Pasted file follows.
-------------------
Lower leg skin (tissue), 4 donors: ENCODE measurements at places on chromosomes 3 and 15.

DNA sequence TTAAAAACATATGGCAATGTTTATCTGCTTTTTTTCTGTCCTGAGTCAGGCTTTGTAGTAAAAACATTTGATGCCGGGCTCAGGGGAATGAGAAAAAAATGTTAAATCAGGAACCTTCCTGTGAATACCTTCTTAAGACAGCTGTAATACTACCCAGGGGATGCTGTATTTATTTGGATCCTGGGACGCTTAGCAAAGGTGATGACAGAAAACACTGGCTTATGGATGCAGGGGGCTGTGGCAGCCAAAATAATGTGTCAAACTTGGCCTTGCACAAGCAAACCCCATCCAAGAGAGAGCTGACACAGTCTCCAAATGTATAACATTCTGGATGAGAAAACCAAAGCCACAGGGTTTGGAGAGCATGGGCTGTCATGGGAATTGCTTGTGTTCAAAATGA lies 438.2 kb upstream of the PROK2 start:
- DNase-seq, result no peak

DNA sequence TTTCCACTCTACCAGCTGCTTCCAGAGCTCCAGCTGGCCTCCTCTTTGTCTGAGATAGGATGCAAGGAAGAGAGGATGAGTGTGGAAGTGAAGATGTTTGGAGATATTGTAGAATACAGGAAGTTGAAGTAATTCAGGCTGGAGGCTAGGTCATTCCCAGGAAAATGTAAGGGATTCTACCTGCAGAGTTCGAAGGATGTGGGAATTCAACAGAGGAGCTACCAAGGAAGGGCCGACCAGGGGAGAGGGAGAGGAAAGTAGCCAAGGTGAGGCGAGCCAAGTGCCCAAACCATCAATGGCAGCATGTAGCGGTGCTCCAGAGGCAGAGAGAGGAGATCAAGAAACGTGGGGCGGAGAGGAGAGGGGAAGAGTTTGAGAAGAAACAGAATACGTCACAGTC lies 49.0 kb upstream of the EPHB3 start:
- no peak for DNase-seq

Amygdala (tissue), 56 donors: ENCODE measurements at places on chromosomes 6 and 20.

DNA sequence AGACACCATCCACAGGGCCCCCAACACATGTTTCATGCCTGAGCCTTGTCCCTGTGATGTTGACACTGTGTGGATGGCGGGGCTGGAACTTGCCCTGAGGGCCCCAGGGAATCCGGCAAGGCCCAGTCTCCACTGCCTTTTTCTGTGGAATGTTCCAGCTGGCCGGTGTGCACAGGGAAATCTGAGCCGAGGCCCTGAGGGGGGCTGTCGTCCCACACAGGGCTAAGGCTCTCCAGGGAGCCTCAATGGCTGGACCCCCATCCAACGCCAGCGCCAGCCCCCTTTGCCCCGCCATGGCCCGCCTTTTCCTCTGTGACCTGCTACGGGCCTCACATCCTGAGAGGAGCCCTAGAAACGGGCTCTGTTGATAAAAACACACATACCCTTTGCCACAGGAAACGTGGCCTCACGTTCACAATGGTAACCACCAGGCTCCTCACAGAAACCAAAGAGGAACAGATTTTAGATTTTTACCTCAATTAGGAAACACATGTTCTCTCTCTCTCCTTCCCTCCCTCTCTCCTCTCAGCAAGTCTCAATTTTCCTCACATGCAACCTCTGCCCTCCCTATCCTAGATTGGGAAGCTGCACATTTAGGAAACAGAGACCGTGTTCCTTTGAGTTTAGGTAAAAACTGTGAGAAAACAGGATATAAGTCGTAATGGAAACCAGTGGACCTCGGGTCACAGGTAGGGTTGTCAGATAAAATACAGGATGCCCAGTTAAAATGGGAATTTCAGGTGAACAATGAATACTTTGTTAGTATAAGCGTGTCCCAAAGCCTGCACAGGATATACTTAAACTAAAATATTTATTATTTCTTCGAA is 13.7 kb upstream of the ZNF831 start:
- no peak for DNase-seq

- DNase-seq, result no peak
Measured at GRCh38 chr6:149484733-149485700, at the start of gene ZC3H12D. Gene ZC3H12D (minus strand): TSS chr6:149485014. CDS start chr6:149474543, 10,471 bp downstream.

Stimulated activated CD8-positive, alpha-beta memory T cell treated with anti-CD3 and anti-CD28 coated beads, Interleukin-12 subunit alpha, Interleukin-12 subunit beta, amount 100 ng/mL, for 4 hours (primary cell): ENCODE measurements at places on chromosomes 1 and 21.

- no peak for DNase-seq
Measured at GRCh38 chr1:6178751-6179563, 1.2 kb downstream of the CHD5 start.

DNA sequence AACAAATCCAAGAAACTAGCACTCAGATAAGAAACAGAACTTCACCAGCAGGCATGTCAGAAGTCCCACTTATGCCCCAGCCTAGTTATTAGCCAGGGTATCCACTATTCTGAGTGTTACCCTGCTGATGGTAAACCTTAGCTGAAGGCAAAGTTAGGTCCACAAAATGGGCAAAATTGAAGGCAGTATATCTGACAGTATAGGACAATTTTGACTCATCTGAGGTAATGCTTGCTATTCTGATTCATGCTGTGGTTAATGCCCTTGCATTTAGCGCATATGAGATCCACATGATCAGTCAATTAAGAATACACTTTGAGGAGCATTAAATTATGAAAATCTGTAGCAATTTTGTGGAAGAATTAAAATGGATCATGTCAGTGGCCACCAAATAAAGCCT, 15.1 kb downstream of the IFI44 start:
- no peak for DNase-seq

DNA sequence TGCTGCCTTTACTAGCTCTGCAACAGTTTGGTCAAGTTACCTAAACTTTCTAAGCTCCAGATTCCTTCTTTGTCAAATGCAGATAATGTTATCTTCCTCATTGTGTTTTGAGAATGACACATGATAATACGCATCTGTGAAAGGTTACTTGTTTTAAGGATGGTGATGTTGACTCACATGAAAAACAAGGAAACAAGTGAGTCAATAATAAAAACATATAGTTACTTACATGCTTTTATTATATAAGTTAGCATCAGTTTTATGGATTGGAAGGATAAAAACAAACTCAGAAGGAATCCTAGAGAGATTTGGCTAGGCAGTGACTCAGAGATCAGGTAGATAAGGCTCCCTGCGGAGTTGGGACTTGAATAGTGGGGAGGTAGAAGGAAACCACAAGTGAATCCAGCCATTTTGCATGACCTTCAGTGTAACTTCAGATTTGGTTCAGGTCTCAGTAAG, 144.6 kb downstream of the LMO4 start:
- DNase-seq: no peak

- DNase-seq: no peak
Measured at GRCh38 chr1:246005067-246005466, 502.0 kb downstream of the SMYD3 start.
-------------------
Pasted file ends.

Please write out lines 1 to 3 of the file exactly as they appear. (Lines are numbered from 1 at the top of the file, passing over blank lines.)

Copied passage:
Lower leg skin (tissue), 4 donors: ENCODE measurements at places on chromosomes 3 and 15.

DNA sequence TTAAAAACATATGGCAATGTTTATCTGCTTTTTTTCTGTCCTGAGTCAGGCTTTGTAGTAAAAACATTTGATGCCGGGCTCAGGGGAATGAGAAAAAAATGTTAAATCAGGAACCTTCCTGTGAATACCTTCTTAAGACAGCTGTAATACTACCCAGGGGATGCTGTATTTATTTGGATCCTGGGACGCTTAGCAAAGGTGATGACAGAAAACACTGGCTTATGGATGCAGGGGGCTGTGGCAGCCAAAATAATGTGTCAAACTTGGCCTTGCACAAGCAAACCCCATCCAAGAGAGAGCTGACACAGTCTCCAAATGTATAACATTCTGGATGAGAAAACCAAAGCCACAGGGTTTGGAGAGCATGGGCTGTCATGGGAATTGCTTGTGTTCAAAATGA lies 438.2 kb upstream of the PROK2 start:
- DNase-seq, result no peak